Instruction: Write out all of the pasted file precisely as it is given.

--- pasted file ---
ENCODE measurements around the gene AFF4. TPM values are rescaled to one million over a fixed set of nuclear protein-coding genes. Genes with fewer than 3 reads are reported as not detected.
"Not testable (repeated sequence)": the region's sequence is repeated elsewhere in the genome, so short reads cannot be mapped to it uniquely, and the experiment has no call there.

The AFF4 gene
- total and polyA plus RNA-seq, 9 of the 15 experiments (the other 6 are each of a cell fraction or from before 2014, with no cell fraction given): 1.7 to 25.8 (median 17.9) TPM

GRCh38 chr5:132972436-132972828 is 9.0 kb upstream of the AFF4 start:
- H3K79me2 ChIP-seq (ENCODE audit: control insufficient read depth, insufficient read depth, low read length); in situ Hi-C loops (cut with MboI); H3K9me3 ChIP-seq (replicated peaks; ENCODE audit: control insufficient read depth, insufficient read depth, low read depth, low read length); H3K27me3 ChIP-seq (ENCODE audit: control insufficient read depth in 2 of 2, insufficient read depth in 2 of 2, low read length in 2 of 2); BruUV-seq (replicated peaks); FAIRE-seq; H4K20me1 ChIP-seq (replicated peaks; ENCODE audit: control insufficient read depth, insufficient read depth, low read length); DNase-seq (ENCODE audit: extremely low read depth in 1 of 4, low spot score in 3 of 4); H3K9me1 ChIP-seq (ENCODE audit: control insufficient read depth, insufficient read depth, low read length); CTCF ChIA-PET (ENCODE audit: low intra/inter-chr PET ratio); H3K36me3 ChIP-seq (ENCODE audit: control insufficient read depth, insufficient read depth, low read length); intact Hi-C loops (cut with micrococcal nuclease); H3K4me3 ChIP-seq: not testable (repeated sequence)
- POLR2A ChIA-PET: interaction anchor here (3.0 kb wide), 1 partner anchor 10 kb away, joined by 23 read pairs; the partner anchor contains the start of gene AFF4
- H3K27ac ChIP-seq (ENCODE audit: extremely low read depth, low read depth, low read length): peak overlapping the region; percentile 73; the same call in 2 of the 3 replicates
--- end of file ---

ENCODE measurements around the gene AFF4. TPM values are rescaled to one million over a fixed set of nuclear protein-coding genes. Genes with fewer than 3 reads are reported as not detected.
"Not testable (repeated sequence)": the region's sequence is repeated elsewhere in the genome, so short reads cannot be mapped to it uniquely, and the experiment has no call there.

The AFF4 gene
- total and polyA plus RNA-seq, 9 of the 15 experiments (the other 6 are each of a cell fraction or from before 2014, with no cell fraction given): 1.7 to 25.8 (median 17.9) TPM

GRCh38 chr5:132972436-132972828 is 9.0 kb upstream of the AFF4 start:
- H3K79me2 ChIP-seq (ENCODE audit: control insufficient read depth, insufficient read depth, low read length); in situ Hi-C loops (cut with MboI); H3K9me3 ChIP-seq (replicated peaks; ENCODE audit: control insufficient read depth, insufficient read depth, low read depth, low read length); H3K27me3 ChIP-seq (ENCODE audit: control insufficient read depth in 2 of 2, insufficient read depth in 2 of 2, low read length in 2 of 2); BruUV-seq (replicated peaks); FAIRE-seq; H4K20me1 ChIP-seq (replicated peaks; ENCODE audit: control insufficient read depth, insufficient read depth, low read length); DNase-seq (ENCODE audit: extremely low read depth in 1 of 4, low spot score in 3 of 4); H3K9me1 ChIP-seq (ENCODE audit: control insufficient read depth, insufficient read depth, low read length); CTCF ChIA-PET (ENCODE audit: low intra/inter-chr PET ratio); H3K36me3 ChIP-seq (ENCODE audit: control insufficient read depth, insufficient read depth, low read length); intact Hi-C loops (cut with micrococcal nuclease); H3K4me3 ChIP-seq: not testable (repeated sequence)
- POLR2A ChIA-PET: interaction anchor here (3.0 kb wide), 1 partner anchor 10 kb away, joined by 23 read pairs; the partner anchor contains the start of gene AFF4
- H3K27ac ChIP-seq (ENCODE audit: extremely low read depth, low read depth, low read length): peak overlapping the region; percentile 73; the same call in 2 of the 3 replicates